Tom Clancy’s The Division: Journey Across Manhattan and Reaching Level Twenty

“I’m afraid if I dig any deeper, no one’s going to like what I find.” –Jack Ryan Sr., Clear and Present Danger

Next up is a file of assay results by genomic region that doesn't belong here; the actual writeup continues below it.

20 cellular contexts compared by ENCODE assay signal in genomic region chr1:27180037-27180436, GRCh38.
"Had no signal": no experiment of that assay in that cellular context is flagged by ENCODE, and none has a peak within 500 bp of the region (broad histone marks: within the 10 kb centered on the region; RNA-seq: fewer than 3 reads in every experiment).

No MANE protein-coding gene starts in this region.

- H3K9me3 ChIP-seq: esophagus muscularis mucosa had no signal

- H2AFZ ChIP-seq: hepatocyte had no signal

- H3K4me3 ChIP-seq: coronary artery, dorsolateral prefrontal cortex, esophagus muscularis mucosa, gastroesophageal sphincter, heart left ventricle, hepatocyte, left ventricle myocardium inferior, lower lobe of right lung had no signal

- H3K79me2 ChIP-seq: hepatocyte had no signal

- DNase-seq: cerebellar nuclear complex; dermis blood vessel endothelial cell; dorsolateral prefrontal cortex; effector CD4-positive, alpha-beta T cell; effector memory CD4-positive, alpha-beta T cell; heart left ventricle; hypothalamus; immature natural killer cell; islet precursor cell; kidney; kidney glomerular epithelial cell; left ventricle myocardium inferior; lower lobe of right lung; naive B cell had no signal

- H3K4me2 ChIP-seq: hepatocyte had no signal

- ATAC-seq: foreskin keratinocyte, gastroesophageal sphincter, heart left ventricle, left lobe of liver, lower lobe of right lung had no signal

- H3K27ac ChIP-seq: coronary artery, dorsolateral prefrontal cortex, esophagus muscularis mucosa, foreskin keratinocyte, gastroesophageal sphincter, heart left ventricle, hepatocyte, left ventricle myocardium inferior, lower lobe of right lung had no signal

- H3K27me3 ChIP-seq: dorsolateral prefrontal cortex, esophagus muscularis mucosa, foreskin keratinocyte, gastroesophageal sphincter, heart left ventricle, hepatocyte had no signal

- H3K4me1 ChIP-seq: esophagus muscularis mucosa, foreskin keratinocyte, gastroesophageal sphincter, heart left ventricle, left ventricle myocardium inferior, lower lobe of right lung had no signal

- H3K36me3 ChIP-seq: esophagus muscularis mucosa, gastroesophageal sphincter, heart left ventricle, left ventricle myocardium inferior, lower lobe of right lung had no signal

Over the past month and some, I’ve pushed further into The Division‘s narrative: with the Base of Operations minimally functional, I’ve retrieved samples of the virus from the contaminated greenbacks in a large shopping mall and returned them to Dr. Kandell, who works out that the virus is a manufactured and genetically-modified form of smallpox originating from one Gordon Amherst. In addition, with the flamethrower-wielding cleaners threatening Division operations, players are sent to deal with their napalm supply hidden in a construction site. Along the way, players slowly recover infrastructure necessary for Manhattan to function again, and make a chilling discovery; the first wave of Division agents became rogue after they were overwhelmed with the breakdown of order. These agents began working with the “Last Man Battalion” (LMB), a private military organisation that swore revenge against the government for leaving them behind with no support after the initial responders were ordered to withdraw. Completing missions have led to much more being revealed about what’s happened in this frightening vision of just how fragile society is, and in the twenty-four hours I’ve spent in The Division, I’ve also developed a bit of a better understanding of the game’s mechanics far more than was possible in the beta, allowing me to better survive firefights and continue with my solo experience of the journey to level thirty.